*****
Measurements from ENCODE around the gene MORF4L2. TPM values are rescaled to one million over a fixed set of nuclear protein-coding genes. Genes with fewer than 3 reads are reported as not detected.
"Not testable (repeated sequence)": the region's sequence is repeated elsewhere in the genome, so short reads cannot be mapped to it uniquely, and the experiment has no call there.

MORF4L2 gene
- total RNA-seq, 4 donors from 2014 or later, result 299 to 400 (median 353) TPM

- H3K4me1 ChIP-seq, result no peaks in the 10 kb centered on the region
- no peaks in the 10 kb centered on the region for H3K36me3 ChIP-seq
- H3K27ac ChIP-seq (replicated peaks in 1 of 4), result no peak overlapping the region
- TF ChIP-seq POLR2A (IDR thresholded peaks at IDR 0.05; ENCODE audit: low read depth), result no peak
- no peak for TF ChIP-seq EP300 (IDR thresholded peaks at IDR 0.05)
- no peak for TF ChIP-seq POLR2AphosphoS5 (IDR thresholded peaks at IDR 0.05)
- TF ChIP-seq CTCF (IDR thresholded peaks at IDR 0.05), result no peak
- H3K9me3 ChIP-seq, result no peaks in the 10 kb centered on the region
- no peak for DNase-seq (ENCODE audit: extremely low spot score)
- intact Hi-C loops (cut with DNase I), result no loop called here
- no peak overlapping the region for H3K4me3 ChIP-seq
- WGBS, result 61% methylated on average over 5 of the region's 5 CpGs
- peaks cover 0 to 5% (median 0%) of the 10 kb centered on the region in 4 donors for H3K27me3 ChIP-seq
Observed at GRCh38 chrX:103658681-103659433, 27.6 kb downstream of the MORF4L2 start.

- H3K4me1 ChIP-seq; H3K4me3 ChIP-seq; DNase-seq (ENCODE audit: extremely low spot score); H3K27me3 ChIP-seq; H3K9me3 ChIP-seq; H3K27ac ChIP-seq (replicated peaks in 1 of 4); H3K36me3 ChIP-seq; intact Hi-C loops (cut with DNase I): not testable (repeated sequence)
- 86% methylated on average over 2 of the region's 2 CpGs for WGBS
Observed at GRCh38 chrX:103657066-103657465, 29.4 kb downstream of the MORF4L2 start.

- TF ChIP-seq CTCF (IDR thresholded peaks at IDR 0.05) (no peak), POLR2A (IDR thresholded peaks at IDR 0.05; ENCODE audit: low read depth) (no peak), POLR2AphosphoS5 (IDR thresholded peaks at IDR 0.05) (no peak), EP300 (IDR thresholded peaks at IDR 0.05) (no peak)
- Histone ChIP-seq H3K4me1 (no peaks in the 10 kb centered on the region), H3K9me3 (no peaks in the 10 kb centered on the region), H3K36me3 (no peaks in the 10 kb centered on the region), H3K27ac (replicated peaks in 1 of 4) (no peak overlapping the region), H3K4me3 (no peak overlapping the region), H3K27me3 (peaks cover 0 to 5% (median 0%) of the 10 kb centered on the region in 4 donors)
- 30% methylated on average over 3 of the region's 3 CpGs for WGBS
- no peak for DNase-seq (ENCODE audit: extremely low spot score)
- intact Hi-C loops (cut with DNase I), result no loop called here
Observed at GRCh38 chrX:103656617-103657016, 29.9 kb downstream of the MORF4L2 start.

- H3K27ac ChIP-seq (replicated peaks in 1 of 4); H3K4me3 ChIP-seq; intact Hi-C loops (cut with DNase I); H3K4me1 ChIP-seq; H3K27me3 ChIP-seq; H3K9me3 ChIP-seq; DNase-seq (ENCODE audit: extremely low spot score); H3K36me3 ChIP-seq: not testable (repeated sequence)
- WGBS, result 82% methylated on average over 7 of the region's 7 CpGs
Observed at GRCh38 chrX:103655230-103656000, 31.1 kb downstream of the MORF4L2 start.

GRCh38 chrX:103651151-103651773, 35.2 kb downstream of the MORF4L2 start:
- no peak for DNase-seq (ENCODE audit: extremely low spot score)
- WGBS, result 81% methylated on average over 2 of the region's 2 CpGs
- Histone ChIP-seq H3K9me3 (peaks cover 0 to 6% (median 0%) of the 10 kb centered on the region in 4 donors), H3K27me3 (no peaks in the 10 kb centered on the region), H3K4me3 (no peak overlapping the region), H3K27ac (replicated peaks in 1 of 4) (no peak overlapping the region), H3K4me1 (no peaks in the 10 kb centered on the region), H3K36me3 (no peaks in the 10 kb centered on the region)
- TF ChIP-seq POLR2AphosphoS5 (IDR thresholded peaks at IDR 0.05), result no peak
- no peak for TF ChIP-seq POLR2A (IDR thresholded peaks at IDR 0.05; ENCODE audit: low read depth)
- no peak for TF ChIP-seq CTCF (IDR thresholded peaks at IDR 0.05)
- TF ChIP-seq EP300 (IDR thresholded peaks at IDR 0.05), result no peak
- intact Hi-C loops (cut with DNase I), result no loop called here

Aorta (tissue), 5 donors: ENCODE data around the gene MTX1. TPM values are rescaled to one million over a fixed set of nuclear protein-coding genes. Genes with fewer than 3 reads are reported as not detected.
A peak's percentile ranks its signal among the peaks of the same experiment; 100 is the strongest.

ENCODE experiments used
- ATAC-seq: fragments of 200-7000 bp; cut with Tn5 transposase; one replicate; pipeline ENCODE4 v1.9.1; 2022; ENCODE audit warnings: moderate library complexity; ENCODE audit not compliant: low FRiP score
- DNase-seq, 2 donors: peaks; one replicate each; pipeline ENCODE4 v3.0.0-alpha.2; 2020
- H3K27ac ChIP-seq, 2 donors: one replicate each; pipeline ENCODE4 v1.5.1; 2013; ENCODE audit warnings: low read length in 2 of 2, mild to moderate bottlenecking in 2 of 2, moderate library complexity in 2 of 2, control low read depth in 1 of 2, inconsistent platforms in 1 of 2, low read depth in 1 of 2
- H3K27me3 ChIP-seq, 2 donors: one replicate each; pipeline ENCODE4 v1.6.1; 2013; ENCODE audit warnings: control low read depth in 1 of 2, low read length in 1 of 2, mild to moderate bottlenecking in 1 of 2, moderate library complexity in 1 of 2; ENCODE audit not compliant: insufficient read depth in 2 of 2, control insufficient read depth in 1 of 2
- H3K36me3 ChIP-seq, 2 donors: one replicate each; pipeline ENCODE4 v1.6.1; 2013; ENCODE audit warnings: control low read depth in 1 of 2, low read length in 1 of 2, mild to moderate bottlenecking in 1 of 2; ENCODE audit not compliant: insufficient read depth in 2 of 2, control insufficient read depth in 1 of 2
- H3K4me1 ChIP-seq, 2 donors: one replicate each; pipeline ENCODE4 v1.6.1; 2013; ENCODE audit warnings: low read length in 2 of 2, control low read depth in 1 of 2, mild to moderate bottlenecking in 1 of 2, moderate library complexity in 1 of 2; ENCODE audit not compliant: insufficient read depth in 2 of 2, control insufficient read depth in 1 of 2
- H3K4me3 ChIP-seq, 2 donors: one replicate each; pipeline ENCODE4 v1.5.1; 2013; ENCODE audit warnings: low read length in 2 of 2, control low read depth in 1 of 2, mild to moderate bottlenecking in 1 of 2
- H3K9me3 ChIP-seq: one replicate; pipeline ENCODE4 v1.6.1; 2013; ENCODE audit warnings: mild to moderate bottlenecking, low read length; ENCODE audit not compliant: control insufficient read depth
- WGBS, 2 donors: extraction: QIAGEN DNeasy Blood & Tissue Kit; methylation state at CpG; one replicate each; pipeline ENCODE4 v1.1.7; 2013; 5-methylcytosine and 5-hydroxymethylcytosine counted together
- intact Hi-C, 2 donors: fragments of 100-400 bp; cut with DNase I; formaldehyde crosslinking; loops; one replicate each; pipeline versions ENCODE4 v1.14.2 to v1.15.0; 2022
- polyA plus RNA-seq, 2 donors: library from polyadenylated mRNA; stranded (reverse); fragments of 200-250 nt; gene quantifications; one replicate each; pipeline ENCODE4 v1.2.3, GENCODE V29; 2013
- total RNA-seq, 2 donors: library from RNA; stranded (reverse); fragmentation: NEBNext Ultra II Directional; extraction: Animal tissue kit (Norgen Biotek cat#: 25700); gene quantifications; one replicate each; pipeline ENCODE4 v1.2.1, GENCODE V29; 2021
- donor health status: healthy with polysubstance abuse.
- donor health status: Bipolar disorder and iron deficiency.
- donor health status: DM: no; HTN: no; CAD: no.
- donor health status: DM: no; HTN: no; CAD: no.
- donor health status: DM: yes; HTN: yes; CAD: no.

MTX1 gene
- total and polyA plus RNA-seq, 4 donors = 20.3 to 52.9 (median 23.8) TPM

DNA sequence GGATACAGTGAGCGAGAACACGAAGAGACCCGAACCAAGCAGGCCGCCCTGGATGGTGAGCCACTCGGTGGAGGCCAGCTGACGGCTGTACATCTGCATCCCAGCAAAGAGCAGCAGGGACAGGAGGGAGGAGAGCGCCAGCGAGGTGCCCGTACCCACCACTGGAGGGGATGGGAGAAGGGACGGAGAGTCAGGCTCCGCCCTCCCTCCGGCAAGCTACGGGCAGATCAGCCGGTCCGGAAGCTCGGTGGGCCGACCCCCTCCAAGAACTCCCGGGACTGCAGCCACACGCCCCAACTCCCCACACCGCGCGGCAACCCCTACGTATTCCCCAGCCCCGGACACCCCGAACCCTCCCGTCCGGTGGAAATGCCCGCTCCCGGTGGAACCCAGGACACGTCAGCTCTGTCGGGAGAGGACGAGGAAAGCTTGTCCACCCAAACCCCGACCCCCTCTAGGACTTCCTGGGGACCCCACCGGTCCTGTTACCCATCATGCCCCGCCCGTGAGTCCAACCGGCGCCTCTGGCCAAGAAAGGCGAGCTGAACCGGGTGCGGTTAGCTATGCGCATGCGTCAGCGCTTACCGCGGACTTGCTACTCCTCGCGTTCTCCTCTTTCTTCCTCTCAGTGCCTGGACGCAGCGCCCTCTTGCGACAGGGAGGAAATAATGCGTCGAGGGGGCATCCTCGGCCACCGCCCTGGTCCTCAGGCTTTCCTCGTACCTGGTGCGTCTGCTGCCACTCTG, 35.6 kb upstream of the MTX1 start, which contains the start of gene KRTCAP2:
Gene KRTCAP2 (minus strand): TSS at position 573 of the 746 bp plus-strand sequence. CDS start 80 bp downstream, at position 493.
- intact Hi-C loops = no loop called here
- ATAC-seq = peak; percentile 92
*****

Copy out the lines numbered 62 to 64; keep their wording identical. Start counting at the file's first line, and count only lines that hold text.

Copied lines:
DNA sequence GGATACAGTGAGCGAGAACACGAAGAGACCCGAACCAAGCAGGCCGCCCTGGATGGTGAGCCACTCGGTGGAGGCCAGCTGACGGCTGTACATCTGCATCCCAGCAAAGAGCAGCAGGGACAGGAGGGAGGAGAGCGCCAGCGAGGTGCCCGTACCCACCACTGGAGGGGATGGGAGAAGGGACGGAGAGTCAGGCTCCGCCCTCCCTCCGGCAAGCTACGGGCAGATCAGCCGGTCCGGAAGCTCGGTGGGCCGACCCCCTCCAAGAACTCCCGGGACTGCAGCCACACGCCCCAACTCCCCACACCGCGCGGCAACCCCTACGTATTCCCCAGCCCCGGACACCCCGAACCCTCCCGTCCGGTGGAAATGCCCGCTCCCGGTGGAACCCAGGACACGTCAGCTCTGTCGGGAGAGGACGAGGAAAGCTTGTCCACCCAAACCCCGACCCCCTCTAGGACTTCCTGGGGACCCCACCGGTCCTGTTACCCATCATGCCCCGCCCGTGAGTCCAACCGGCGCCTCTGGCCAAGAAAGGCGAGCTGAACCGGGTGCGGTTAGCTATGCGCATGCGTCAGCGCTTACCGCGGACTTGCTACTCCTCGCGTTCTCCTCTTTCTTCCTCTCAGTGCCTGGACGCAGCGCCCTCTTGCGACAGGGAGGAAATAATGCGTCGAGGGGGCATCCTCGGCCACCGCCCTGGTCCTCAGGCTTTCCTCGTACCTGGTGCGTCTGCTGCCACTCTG, 35.6 kb upstream of the MTX1 start, which contains the start of gene KRTCAP2:
Gene KRTCAP2 (minus strand): TSS at position 573 of the 746 bp plus-strand sequence. CDS start 80 bp downstream, at position 493.
- intact Hi-C loops = no loop called here